Twins are tricky because a similar environment can drive these handwriting similarities in some families, Mitchell says. “But in the end,” she adds, “there’s always going to be something to individualize your handwriting from somebody else.”
Levels of experience played into examiner accuracy and confidence. The 63 examiners who had two years or more of training performed better and were more cautious—tending to lean more heavily on “probable” conclusions—than novices. The nine participants with the worst performance were among the 23 people who had less training. “That is what the training is all about: making sure you know what you don’t know,” Mitchell says.
Of the 86 participants, 42 erroneously concluded that the samples were from the same writer in a least one comparison. But a core group of eight participants were responsible for more than half of these errors— 61 of the 114 wrong guesses. For false-negatives, the group did better overall in raw numbers: only 17 of the 86 made this error, and one of the 17 stood out for making more than a fifth of these wrong calls.
The examiners proved to be fairly consistent when called upon to review the same documents again, reversing judgment completely in only 1 percent of cases that they reviewed twice. They were more likely to hedge from definitive to probable, or vice versa, than to flip a finding entirely. Only one person in the whole group reached the same conclusion on all of their second reviews. The participants were also similarly consistent from examiner to examiner, reversing the conclusion entirely in only 1.2 percent of cases.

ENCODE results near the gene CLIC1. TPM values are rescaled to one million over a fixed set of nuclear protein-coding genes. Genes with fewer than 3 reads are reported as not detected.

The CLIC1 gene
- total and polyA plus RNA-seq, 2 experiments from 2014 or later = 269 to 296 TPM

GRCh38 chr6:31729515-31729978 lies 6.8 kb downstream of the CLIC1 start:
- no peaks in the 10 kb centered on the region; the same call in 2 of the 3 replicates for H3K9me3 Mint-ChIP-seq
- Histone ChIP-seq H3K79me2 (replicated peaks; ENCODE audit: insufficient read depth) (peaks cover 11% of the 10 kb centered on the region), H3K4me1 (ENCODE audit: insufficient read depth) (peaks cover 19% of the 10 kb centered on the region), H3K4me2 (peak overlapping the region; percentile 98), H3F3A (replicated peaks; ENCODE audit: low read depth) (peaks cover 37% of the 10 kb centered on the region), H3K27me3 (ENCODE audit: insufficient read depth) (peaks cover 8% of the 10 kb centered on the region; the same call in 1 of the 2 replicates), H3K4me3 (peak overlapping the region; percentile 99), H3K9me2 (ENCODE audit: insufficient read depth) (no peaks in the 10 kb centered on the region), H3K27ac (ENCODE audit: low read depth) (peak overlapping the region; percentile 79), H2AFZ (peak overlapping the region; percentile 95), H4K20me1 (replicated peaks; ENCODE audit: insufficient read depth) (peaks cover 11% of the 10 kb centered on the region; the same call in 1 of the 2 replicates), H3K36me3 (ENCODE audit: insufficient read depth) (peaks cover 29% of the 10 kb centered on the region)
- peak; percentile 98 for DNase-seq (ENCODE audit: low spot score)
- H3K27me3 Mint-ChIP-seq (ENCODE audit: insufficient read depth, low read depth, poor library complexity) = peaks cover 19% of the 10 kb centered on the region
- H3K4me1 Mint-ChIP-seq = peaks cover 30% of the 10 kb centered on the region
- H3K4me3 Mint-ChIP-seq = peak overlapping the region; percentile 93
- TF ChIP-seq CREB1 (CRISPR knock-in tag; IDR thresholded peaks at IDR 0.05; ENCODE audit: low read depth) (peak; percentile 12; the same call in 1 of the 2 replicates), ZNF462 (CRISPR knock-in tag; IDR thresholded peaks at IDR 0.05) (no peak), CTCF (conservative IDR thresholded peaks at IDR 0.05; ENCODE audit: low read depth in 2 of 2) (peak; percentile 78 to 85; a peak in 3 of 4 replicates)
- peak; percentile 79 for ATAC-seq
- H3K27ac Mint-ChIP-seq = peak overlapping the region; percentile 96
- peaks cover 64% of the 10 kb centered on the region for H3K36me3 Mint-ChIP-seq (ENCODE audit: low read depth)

The five-level scale that expresses the strength of an examiner’s opinion represents a metric in flux, Merlino says. Some groups who are developing these assessments have tried out as many as nine levels to express the strength of opinions, but a gap separates how laypeople and experts interpret these findings, with laypeople tending to want a simple “yes” or “no” rather than a qualified opinion. “From what I’ve seen, five levels is not enough, nine levels probably isn’t necessary, but seven levels might be just right,” Merlino adds. Sorting this out and clarifying how laypeople interpret this “opinion language” may be the most important things to establish in further studies, she says.